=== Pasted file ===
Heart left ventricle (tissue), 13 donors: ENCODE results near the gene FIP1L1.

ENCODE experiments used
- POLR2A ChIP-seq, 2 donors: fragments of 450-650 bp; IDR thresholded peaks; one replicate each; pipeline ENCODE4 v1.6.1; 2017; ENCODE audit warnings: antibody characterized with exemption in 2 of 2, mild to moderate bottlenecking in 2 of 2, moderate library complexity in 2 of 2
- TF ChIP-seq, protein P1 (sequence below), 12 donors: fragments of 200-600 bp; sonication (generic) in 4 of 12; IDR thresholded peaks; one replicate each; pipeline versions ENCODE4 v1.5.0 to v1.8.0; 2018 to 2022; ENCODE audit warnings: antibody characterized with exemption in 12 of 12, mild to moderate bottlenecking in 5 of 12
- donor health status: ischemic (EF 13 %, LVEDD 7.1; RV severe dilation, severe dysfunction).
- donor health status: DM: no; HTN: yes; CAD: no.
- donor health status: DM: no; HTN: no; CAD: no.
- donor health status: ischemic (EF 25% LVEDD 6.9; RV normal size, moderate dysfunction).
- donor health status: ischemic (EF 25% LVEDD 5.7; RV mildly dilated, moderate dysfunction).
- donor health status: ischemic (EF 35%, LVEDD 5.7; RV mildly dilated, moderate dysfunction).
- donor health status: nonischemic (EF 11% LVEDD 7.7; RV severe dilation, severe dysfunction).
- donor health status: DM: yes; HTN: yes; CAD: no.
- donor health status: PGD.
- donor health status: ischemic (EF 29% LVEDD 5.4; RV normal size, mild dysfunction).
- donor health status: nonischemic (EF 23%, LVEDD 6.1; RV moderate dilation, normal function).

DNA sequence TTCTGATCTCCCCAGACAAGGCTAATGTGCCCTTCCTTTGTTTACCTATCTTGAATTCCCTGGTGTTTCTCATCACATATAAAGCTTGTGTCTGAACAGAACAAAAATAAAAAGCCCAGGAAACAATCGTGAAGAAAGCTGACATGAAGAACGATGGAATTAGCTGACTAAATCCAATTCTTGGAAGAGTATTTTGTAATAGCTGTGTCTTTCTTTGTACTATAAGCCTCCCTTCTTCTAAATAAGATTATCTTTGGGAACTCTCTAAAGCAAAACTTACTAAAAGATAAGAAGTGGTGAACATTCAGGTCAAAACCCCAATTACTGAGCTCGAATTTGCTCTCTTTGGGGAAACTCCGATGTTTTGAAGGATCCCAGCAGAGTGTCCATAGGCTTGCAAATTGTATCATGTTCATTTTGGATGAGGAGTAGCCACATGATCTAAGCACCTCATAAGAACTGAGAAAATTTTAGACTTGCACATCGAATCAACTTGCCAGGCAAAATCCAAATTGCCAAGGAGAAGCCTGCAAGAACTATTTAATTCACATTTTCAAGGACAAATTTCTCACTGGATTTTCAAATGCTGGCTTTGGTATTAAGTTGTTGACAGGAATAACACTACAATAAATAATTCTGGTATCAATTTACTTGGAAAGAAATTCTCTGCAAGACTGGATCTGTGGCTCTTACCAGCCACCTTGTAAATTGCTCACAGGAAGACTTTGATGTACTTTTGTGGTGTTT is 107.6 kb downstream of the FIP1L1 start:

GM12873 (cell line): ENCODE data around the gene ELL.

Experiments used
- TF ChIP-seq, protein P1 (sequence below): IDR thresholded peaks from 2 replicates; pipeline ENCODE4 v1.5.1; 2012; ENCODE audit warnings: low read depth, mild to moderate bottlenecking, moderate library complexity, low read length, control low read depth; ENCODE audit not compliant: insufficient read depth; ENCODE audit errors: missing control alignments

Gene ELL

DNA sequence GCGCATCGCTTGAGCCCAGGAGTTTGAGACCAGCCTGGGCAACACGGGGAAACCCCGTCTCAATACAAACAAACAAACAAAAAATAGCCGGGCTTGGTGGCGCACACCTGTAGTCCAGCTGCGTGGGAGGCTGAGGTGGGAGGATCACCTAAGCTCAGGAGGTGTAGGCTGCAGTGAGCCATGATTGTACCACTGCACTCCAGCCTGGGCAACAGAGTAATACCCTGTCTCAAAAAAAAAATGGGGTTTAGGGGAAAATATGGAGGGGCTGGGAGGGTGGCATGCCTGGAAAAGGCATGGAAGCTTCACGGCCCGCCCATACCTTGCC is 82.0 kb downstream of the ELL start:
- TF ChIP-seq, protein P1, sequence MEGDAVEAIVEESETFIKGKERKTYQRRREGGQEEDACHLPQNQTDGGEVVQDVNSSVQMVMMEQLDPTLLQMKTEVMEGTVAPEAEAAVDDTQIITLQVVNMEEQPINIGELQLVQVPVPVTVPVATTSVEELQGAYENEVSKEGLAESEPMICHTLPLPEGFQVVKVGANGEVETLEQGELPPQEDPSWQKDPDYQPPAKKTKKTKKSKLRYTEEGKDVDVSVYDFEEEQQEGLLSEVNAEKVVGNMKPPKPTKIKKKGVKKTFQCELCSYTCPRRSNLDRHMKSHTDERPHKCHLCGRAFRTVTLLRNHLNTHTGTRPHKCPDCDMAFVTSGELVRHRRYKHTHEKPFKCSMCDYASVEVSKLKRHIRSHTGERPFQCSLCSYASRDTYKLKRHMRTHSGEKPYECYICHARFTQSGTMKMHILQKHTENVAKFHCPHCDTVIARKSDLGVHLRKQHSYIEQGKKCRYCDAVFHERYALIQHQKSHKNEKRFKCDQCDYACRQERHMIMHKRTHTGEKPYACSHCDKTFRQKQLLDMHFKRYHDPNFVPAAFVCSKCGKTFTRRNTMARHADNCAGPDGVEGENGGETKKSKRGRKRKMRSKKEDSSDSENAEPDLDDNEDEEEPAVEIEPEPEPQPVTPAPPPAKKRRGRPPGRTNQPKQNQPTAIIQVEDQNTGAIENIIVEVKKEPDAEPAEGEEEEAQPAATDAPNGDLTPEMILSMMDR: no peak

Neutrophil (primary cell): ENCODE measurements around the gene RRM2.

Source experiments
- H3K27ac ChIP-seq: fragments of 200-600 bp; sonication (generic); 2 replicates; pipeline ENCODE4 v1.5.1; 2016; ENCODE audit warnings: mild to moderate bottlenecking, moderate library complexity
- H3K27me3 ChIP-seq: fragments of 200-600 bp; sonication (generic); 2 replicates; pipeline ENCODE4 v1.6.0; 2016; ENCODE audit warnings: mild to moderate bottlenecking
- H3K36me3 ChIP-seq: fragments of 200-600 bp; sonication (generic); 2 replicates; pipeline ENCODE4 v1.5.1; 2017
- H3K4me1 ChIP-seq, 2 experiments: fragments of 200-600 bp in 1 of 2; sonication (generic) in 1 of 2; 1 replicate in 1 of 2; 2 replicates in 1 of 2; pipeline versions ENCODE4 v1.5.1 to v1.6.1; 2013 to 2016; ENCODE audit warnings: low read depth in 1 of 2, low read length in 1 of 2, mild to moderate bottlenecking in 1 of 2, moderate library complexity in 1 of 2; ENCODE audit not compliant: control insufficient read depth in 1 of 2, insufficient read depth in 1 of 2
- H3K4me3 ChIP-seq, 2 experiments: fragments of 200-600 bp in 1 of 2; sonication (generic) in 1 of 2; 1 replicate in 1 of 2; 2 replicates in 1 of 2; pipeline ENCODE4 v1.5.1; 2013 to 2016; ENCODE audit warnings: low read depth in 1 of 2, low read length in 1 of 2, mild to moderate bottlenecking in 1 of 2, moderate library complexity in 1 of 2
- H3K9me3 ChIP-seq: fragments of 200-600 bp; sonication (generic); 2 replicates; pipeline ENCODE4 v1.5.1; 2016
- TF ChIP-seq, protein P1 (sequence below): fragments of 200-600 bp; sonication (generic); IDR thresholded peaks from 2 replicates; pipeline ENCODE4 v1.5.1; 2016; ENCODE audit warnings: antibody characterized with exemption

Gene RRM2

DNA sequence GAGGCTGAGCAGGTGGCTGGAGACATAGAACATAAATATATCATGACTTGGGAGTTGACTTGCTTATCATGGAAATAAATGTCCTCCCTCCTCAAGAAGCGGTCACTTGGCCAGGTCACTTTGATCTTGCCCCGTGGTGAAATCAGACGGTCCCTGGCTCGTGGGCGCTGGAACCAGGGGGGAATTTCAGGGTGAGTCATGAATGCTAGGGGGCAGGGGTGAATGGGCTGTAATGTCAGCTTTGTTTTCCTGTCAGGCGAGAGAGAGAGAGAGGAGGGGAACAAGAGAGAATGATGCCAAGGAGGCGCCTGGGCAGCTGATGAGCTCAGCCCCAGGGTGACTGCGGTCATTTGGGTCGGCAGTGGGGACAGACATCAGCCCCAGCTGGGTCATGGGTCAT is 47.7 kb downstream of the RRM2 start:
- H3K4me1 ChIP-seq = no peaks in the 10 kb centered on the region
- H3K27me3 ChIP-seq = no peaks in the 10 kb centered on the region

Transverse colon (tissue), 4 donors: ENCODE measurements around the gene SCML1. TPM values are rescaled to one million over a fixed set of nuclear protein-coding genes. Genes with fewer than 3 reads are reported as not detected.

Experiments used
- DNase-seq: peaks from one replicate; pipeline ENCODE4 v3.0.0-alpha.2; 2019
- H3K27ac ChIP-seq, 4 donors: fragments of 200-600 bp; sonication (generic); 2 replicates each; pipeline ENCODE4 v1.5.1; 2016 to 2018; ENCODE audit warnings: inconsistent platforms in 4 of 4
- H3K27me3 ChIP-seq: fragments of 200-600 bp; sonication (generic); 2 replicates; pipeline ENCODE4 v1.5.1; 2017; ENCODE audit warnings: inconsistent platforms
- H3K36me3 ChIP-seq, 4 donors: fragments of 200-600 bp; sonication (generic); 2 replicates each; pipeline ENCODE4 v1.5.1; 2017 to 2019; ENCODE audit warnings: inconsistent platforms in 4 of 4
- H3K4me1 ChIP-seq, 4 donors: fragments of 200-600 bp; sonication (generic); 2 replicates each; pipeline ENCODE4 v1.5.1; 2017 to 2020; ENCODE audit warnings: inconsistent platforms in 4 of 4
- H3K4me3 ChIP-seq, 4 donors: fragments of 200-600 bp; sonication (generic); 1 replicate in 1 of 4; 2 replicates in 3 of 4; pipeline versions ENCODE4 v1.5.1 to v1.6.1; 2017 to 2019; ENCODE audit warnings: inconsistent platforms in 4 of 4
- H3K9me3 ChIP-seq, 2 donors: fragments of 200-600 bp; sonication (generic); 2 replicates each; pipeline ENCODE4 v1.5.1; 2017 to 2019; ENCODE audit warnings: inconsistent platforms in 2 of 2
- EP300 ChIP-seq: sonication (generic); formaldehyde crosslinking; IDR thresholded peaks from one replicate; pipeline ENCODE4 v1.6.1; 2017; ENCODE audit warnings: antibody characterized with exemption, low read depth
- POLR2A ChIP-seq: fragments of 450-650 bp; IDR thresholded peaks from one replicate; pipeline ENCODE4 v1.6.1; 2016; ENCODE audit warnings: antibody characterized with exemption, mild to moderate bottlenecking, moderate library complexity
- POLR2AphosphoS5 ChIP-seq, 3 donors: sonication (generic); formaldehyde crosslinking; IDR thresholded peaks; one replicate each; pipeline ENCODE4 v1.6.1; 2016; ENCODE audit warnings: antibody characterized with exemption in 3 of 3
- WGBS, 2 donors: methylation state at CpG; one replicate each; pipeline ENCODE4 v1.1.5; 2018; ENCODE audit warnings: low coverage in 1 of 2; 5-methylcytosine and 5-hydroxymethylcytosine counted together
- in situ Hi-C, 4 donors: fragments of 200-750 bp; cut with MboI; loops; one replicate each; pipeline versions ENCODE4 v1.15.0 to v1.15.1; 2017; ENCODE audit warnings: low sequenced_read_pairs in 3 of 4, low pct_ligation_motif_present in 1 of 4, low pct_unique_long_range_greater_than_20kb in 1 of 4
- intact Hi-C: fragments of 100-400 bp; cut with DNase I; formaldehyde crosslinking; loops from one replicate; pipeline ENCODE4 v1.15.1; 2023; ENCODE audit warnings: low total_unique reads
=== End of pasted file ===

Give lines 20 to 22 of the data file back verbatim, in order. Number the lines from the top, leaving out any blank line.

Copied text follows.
Gene ELL

DNA sequence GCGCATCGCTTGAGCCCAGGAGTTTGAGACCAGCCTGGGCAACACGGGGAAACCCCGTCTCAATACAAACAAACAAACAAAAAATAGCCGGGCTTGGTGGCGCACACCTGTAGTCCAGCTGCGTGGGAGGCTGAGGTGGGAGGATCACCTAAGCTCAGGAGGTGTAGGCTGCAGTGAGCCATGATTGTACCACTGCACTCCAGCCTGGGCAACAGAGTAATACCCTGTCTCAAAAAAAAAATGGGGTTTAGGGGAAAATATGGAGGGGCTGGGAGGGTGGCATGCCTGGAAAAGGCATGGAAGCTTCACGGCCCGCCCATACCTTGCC is 82.0 kb downstream of the ELL start:
- TF ChIP-seq, protein P1, sequence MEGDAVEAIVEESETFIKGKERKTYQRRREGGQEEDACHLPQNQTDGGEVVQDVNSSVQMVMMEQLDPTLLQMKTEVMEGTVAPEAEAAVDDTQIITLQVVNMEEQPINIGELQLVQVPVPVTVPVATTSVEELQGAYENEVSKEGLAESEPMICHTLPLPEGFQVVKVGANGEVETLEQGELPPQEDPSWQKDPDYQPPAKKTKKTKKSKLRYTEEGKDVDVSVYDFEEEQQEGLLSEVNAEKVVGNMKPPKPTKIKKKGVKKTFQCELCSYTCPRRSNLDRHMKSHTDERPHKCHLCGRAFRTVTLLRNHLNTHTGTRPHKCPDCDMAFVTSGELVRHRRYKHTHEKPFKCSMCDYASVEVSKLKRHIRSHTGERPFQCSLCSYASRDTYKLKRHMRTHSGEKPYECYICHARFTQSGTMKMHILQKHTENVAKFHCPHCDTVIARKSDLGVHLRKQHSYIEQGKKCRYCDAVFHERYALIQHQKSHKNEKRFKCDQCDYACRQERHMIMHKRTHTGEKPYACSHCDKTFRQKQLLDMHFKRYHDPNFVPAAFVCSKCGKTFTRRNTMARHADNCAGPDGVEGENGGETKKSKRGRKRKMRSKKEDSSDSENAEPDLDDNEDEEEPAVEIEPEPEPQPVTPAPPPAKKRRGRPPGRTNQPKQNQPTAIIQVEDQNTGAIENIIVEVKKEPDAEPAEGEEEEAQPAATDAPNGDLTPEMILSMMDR: no peak